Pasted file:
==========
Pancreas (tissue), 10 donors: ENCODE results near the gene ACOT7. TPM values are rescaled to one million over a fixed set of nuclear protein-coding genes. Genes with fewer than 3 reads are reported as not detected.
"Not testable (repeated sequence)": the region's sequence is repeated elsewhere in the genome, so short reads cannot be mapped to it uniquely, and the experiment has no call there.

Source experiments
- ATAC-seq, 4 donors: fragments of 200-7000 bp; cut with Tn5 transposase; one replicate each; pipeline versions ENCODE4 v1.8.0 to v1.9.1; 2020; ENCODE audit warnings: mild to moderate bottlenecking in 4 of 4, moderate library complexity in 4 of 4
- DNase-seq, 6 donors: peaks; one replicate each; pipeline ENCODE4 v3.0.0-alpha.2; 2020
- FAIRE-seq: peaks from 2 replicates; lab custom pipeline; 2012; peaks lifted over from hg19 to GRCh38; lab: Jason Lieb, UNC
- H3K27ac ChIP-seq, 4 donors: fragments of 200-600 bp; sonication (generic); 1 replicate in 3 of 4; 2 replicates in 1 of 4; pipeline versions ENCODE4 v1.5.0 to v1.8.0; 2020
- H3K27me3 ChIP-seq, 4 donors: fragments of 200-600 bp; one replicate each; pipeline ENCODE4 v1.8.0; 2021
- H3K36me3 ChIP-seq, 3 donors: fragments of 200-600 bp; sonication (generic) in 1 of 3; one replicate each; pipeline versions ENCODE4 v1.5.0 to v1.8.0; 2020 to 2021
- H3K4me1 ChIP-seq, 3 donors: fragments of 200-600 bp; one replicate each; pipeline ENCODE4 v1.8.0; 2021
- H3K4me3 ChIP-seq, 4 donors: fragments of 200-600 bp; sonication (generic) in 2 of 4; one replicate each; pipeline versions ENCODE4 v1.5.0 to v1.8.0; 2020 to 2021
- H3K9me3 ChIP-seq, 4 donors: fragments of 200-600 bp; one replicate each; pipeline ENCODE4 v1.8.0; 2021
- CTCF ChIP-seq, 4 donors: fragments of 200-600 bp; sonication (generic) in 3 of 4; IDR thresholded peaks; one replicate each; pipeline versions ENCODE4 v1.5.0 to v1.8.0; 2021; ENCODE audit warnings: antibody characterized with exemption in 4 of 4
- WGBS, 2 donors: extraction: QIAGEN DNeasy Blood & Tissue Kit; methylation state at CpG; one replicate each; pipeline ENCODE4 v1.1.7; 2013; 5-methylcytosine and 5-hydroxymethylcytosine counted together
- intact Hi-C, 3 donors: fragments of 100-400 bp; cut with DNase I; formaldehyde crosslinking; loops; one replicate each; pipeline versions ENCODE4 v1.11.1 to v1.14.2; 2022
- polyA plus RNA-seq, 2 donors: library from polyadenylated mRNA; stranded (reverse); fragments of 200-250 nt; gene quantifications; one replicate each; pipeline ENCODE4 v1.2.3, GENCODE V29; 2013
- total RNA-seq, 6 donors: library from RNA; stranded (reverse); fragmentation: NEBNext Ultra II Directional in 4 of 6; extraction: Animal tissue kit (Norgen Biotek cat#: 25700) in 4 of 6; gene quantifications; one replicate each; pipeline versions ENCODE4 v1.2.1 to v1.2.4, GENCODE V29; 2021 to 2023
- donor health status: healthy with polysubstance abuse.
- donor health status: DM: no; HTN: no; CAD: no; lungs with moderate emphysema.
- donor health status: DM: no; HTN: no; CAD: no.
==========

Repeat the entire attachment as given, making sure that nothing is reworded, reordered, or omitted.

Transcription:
Pancreas (tissue), 10 donors: ENCODE results near the gene ACOT7. TPM values are rescaled to one million over a fixed set of nuclear protein-coding genes. Genes with fewer than 3 reads are reported as not detected.
"Not testable (repeated sequence)": the region's sequence is repeated elsewhere in the genome, so short reads cannot be mapped to it uniquely, and the experiment has no call there.

Source experiments
- ATAC-seq, 4 donors: fragments of 200-7000 bp; cut with Tn5 transposase; one replicate each; pipeline versions ENCODE4 v1.8.0 to v1.9.1; 2020; ENCODE audit warnings: mild to moderate bottlenecking in 4 of 4, moderate library complexity in 4 of 4
- DNase-seq, 6 donors: peaks; one replicate each; pipeline ENCODE4 v3.0.0-alpha.2; 2020
- FAIRE-seq: peaks from 2 replicates; lab custom pipeline; 2012; peaks lifted over from hg19 to GRCh38; lab: Jason Lieb, UNC
- H3K27ac ChIP-seq, 4 donors: fragments of 200-600 bp; sonication (generic); 1 replicate in 3 of 4; 2 replicates in 1 of 4; pipeline versions ENCODE4 v1.5.0 to v1.8.0; 2020
- H3K27me3 ChIP-seq, 4 donors: fragments of 200-600 bp; one replicate each; pipeline ENCODE4 v1.8.0; 2021
- H3K36me3 ChIP-seq, 3 donors: fragments of 200-600 bp; sonication (generic) in 1 of 3; one replicate each; pipeline versions ENCODE4 v1.5.0 to v1.8.0; 2020 to 2021
- H3K4me1 ChIP-seq, 3 donors: fragments of 200-600 bp; one replicate each; pipeline ENCODE4 v1.8.0; 2021
- H3K4me3 ChIP-seq, 4 donors: fragments of 200-600 bp; sonication (generic) in 2 of 4; one replicate each; pipeline versions ENCODE4 v1.5.0 to v1.8.0; 2020 to 2021
- H3K9me3 ChIP-seq, 4 donors: fragments of 200-600 bp; one replicate each; pipeline ENCODE4 v1.8.0; 2021
- CTCF ChIP-seq, 4 donors: fragments of 200-600 bp; sonication (generic) in 3 of 4; IDR thresholded peaks; one replicate each; pipeline versions ENCODE4 v1.5.0 to v1.8.0; 2021; ENCODE audit warnings: antibody characterized with exemption in 4 of 4
- WGBS, 2 donors: extraction: QIAGEN DNeasy Blood & Tissue Kit; methylation state at CpG; one replicate each; pipeline ENCODE4 v1.1.7; 2013; 5-methylcytosine and 5-hydroxymethylcytosine counted together
- intact Hi-C, 3 donors: fragments of 100-400 bp; cut with DNase I; formaldehyde crosslinking; loops; one replicate each; pipeline versions ENCODE4 v1.11.1 to v1.14.2; 2022
- polyA plus RNA-seq, 2 donors: library from polyadenylated mRNA; stranded (reverse); fragments of 200-250 nt; gene quantifications; one replicate each; pipeline ENCODE4 v1.2.3, GENCODE V29; 2013
- total RNA-seq, 6 donors: library from RNA; stranded (reverse); fragmentation: NEBNext Ultra II Directional in 4 of 6; extraction: Animal tissue kit (Norgen Biotek cat#: 25700) in 4 of 6; gene quantifications; one replicate each; pipeline versions ENCODE4 v1.2.1 to v1.2.4, GENCODE V29; 2021 to 2023
- donor health status: healthy with polysubstance abuse.
- donor health status: DM: no; HTN: no; CAD: no; lungs with moderate emphysema.
- donor health status: DM: no; HTN: no; CAD: no.